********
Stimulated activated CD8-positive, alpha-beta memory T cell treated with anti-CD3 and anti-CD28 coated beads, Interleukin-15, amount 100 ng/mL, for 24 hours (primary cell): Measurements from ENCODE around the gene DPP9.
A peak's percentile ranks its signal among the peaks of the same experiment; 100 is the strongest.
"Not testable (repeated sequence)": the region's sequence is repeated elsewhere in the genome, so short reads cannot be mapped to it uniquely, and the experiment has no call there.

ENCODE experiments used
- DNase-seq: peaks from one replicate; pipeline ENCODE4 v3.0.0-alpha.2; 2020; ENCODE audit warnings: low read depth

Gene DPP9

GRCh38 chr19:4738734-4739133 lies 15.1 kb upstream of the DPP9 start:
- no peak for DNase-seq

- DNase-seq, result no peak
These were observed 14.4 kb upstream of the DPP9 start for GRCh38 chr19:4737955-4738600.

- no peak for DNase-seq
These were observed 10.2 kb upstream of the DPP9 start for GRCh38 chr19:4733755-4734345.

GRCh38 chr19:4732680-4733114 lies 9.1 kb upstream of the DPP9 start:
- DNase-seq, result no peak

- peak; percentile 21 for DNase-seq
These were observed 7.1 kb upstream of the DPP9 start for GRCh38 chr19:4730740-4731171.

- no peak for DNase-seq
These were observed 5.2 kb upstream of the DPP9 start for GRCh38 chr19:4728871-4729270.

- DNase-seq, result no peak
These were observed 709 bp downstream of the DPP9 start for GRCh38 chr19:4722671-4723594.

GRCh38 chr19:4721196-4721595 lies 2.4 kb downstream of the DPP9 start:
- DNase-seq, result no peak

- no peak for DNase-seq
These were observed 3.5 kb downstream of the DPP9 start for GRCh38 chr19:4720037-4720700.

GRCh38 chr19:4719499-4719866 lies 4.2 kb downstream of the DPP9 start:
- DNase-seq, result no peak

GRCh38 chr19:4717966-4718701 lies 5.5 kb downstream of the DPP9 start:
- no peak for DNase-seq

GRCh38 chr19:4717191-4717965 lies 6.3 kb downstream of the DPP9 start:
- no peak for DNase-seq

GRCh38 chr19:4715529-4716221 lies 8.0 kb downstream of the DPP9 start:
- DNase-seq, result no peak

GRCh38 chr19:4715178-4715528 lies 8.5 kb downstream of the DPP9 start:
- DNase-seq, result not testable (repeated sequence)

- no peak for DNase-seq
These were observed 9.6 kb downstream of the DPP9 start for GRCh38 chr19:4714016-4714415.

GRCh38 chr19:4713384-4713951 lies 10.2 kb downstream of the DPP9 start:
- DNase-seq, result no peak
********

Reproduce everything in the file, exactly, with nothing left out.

Stimulated activated CD8-positive, alpha-beta memory T cell treated with anti-CD3 and anti-CD28 coated beads, Interleukin-15, amount 100 ng/mL, for 24 hours (primary cell): Measurements from ENCODE around the gene DPP9.
A peak's percentile ranks its signal among the peaks of the same experiment; 100 is the strongest.
"Not testable (repeated sequence)": the region's sequence is repeated elsewhere in the genome, so short reads cannot be mapped to it uniquely, and the experiment has no call there.

ENCODE experiments used
- DNase-seq: peaks from one replicate; pipeline ENCODE4 v3.0.0-alpha.2; 2020; ENCODE audit warnings: low read depth

Gene DPP9

GRCh38 chr19:4738734-4739133 lies 15.1 kb upstream of the DPP9 start:
- no peak for DNase-seq

- DNase-seq, result no peak
These were observed 14.4 kb upstream of the DPP9 start for GRCh38 chr19:4737955-4738600.

- no peak for DNase-seq
These were observed 10.2 kb upstream of the DPP9 start for GRCh38 chr19:4733755-4734345.

GRCh38 chr19:4732680-4733114 lies 9.1 kb upstream of the DPP9 start:
- DNase-seq, result no peak

- peak; percentile 21 for DNase-seq
These were observed 7.1 kb upstream of the DPP9 start for GRCh38 chr19:4730740-4731171.

- no peak for DNase-seq
These were observed 5.2 kb upstream of the DPP9 start for GRCh38 chr19:4728871-4729270.

- DNase-seq, result no peak
These were observed 709 bp downstream of the DPP9 start for GRCh38 chr19:4722671-4723594.

GRCh38 chr19:4721196-4721595 lies 2.4 kb downstream of the DPP9 start:
- DNase-seq, result no peak

- no peak for DNase-seq
These were observed 3.5 kb downstream of the DPP9 start for GRCh38 chr19:4720037-4720700.

GRCh38 chr19:4719499-4719866 lies 4.2 kb downstream of the DPP9 start:
- DNase-seq, result no peak

GRCh38 chr19:4717966-4718701 lies 5.5 kb downstream of the DPP9 start:
- no peak for DNase-seq

GRCh38 chr19:4717191-4717965 lies 6.3 kb downstream of the DPP9 start:
- no peak for DNase-seq

GRCh38 chr19:4715529-4716221 lies 8.0 kb downstream of the DPP9 start:
- DNase-seq, result no peak

GRCh38 chr19:4715178-4715528 lies 8.5 kb downstream of the DPP9 start:
- DNase-seq, result not testable (repeated sequence)

- no peak for DNase-seq
These were observed 9.6 kb downstream of the DPP9 start for GRCh38 chr19:4714016-4714415.

GRCh38 chr19:4713384-4713951 lies 10.2 kb downstream of the DPP9 start:
- DNase-seq, result no peak